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January 29, 2008

A Few Thought About My Daughter's Short Story

In my previous post, I published a short story by my daughter Suri who is four. In this post, I’d like discuss that story.

For those of you who have not had a chance to read the story, here it is, reprinted in its entirety:

Once upon a time, nobody knowed what to do and they falled dead.

The end


I’d like to start with some positive thoughts I have about this work. First off, I appreciate the story’s structure. Unlike a lot of short stories by children, this one has characters, conflict, and resolution. The story’s protagonists (nobody) encounter a familiar problem (ennui), the result of which is tragic and predictable in its simplicity (death).

The story raises some interesting philosophical questions, not the least of which is the nod to Satre by naming the main character(s) “nobody.” With no activity, the characters are truly at an existential loss; predictably there is only one possible outcome.

The author also raises the ghost of Descartes (Cogito, ergo sum - “I think therefore I am”). With nothing to do, the characters are clearly incapable of even thought, therefore, to turn Descartes’ phrase on its head, they are not.

Locating the story in a nebulous “once upon a time” setting is also a fairly stark but illuminating choice. The time could be any time, and therefore the problem is one of universality. The winking “once upon a time” also upends the traditional fairy tale, upsetting the normal “morality play” construction and replacing it with a more contemporary, if nihilistic, worldview.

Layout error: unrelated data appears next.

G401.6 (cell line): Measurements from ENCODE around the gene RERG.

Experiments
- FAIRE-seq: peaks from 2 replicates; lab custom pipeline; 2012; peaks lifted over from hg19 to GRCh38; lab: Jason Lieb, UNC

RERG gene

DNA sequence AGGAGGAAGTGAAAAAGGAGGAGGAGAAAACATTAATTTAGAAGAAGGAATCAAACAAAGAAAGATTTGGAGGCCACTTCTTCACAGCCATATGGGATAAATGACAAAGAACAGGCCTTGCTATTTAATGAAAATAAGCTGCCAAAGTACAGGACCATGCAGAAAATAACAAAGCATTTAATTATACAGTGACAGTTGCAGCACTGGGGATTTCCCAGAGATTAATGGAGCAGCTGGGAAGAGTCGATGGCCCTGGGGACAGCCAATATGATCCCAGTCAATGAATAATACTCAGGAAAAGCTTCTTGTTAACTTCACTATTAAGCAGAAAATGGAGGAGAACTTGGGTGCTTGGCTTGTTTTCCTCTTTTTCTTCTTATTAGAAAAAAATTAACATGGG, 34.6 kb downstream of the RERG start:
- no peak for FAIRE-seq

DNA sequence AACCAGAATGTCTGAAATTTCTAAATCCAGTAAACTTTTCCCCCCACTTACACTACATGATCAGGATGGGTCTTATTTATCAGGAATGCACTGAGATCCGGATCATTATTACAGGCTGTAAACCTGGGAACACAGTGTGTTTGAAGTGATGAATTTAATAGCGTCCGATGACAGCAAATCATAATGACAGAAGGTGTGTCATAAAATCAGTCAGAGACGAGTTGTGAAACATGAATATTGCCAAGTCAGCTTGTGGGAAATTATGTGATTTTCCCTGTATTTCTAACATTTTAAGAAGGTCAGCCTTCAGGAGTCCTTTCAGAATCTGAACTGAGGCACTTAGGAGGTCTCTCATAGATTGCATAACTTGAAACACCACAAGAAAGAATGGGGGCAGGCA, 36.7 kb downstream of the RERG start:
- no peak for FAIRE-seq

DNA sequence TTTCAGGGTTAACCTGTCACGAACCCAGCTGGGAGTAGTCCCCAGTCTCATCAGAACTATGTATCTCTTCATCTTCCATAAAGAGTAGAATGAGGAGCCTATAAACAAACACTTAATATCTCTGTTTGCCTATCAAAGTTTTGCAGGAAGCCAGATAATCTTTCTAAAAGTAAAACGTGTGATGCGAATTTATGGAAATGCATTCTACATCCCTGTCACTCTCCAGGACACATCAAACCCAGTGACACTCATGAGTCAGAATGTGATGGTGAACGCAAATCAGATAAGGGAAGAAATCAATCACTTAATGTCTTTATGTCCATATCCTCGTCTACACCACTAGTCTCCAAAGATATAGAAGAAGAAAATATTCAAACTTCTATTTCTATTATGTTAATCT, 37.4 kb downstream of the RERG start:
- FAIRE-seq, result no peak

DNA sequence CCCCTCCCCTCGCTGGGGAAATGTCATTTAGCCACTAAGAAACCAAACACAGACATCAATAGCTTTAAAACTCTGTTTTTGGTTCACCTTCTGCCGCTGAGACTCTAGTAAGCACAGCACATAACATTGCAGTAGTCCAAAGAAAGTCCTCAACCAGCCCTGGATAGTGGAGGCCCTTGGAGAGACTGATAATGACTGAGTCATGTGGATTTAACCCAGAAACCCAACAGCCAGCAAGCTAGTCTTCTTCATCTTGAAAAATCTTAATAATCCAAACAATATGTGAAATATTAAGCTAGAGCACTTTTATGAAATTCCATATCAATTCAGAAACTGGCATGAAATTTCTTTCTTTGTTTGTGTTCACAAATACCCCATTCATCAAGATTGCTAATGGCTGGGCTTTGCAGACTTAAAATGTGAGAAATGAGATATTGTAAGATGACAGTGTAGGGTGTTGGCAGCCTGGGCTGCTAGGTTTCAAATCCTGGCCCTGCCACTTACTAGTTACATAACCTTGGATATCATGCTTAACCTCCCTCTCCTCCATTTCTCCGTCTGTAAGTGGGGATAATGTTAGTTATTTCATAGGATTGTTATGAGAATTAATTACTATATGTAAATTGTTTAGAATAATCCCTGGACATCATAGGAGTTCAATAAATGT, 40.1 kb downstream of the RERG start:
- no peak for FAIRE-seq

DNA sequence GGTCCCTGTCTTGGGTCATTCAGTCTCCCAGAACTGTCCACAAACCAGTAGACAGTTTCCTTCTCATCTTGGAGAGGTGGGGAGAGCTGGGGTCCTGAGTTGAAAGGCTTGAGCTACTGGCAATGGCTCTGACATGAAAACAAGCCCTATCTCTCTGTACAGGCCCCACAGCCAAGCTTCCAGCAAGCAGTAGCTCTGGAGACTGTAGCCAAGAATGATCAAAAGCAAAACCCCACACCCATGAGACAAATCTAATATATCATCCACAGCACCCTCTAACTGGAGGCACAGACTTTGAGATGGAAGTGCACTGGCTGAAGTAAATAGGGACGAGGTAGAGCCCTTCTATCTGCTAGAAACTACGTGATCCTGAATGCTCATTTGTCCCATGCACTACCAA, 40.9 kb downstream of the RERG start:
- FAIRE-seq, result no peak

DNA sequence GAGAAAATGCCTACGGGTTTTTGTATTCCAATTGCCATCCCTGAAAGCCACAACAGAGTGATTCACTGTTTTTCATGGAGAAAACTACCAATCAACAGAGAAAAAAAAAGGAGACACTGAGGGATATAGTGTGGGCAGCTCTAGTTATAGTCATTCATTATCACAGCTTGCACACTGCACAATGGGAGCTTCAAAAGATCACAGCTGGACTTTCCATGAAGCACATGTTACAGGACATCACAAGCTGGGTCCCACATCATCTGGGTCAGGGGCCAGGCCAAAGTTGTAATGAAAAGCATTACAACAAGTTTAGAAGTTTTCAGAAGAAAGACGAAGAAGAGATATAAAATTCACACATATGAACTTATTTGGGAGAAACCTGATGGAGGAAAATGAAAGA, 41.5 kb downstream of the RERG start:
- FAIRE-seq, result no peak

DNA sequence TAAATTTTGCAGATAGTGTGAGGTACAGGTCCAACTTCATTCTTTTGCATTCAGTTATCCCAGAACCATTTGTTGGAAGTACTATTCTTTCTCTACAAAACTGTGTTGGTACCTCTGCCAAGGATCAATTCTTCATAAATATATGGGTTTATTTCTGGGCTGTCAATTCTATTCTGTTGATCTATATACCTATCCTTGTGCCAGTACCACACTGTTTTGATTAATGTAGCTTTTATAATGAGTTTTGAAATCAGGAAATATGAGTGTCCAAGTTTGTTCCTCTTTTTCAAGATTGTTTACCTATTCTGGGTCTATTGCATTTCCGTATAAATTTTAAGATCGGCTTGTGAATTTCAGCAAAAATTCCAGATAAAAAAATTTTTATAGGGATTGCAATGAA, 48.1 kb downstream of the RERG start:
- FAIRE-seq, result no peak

That’s the good news.

Setting aside the poor grammar for a moment, I see some areas where the story could be improved. The first thing that jumps out at me is the unnecessary and sophomoric “poo-poo” addendum. What purpose does this serve? It certainly does not seem to relate the rest of the story, adds nothing, and in fact detracts from the profound questions the author poses. Poo-poo, indeed.

Second, I would also lose the redundant “the end.” Once everybody in the story dies, adding “the end” seems purposeless; furthermore it closes off any additional room for discovery. By forcing the issue, “the end” negates the reader’s ability to discern for herself the question of finality in a radical existential thought experiment. Might the story be more powerful if it ended with “they all falled down dead?”

This critic and father definitely thinks so.


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This story is so final, double final since there is death and "the end." I wish it wasn't so there could be a sequel.


At least your 4 year old is into creative story telling. Mine won't shut up about fighting some rock guy on Super Mario Galaxy.
Did you write your critique in red pen and tell her you expect better next time? ;)


That was deeply moving. Is she going to be preparing a speech for the literary award she is assuredly going to win?


Michael Ian Barack


I think I'm going to write my research paper on the story by your daughter, Suri (4), and your subsequent critique of it.